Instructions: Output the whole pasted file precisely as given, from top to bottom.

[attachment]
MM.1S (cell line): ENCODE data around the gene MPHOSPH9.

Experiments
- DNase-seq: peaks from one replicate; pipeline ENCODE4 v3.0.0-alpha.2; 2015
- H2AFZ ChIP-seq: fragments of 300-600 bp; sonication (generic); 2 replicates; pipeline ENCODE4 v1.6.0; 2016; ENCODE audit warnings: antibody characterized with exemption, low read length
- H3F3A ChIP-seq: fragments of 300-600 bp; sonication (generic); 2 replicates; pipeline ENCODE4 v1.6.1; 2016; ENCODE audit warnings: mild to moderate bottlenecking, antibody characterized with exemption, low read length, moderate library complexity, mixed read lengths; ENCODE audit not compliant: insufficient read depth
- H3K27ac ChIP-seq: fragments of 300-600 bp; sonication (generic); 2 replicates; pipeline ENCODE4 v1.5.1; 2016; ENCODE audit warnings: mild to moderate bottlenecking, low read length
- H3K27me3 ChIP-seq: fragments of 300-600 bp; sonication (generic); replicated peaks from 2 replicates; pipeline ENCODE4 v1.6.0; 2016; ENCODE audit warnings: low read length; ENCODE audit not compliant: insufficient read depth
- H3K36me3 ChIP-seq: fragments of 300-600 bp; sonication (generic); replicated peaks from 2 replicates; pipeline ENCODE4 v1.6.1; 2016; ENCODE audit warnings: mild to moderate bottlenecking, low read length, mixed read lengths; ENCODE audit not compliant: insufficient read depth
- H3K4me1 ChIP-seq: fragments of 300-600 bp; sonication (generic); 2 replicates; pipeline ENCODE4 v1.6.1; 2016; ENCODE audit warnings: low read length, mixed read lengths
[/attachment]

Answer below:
MM.1S (cell line): ENCODE data around the gene MPHOSPH9.

Experiments
- DNase-seq: peaks from one replicate; pipeline ENCODE4 v3.0.0-alpha.2; 2015
- H2AFZ ChIP-seq: fragments of 300-600 bp; sonication (generic); 2 replicates; pipeline ENCODE4 v1.6.0; 2016; ENCODE audit warnings: antibody characterized with exemption, low read length
- H3F3A ChIP-seq: fragments of 300-600 bp; sonication (generic); 2 replicates; pipeline ENCODE4 v1.6.1; 2016; ENCODE audit warnings: mild to moderate bottlenecking, antibody characterized with exemption, low read length, moderate library complexity, mixed read lengths; ENCODE audit not compliant: insufficient read depth
- H3K27ac ChIP-seq: fragments of 300-600 bp; sonication (generic); 2 replicates; pipeline ENCODE4 v1.5.1; 2016; ENCODE audit warnings: mild to moderate bottlenecking, low read length
- H3K27me3 ChIP-seq: fragments of 300-600 bp; sonication (generic); replicated peaks from 2 replicates; pipeline ENCODE4 v1.6.0; 2016; ENCODE audit warnings: low read length; ENCODE audit not compliant: insufficient read depth
- H3K36me3 ChIP-seq: fragments of 300-600 bp; sonication (generic); replicated peaks from 2 replicates; pipeline ENCODE4 v1.6.1; 2016; ENCODE audit warnings: mild to moderate bottlenecking, low read length, mixed read lengths; ENCODE audit not compliant: insufficient read depth
- H3K4me1 ChIP-seq: fragments of 300-600 bp; sonication (generic); 2 replicates; pipeline ENCODE4 v1.6.1; 2016; ENCODE audit warnings: low read length, mixed read lengths